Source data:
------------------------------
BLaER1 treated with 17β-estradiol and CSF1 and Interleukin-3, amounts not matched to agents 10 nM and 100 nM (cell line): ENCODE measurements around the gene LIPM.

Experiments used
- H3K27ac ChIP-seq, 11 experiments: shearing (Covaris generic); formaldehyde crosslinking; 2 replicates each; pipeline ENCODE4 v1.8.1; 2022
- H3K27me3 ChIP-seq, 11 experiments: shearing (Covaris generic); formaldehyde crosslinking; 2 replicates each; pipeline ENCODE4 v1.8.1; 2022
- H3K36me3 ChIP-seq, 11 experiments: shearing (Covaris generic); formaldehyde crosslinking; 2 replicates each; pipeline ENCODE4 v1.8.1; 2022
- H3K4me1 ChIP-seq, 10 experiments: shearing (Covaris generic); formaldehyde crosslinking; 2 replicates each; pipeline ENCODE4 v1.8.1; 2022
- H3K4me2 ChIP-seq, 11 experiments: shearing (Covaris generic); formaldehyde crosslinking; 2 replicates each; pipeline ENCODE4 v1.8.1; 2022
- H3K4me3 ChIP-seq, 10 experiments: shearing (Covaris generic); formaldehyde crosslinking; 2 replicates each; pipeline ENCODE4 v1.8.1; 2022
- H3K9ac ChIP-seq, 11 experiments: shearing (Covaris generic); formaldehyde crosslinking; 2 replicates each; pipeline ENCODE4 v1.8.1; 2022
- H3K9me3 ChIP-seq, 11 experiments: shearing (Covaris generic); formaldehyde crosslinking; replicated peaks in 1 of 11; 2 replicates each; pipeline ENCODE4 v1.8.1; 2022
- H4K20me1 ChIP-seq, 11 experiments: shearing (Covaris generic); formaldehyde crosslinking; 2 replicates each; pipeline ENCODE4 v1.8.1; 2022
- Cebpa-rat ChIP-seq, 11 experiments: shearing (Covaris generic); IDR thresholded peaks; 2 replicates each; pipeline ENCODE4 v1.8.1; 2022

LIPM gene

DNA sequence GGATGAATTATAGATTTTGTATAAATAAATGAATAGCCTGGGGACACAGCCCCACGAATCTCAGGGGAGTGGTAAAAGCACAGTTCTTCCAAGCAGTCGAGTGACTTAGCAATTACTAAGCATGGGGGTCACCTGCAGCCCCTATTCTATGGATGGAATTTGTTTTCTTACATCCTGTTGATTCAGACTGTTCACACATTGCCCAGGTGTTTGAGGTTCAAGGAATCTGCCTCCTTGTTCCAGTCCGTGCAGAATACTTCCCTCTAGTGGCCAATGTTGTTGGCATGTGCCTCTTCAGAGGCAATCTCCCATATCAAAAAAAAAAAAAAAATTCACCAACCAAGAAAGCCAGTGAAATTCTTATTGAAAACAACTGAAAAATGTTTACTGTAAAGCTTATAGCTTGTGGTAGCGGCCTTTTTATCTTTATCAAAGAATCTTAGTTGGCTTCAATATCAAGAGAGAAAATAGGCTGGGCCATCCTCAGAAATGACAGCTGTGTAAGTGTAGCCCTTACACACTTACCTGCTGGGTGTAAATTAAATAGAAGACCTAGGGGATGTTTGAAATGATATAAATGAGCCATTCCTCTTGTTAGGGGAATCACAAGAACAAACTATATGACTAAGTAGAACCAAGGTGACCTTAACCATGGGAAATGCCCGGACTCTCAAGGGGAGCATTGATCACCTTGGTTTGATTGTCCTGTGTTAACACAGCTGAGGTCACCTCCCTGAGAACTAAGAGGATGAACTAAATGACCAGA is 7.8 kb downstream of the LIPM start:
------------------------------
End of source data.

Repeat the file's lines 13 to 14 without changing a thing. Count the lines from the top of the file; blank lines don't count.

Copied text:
LIPM gene

DNA sequence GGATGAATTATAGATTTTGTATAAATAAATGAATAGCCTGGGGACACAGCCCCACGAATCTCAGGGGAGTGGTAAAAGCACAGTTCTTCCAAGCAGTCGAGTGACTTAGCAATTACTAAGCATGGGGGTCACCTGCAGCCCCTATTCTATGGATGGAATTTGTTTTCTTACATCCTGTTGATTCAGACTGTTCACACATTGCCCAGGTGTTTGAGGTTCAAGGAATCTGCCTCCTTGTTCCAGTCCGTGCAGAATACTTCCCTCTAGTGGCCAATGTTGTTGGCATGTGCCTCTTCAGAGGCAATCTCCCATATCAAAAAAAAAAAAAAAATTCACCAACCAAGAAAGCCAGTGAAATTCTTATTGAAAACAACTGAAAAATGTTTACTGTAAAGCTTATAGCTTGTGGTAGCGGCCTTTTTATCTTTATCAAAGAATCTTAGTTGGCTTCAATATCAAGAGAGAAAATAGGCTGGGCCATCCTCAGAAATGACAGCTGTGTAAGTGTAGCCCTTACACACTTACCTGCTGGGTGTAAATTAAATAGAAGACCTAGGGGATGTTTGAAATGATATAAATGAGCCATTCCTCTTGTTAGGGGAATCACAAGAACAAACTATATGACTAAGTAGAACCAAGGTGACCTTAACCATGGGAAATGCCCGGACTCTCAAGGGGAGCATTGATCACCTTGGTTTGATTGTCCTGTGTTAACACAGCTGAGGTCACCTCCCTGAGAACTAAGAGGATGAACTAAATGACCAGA is 7.8 kb downstream of the LIPM start: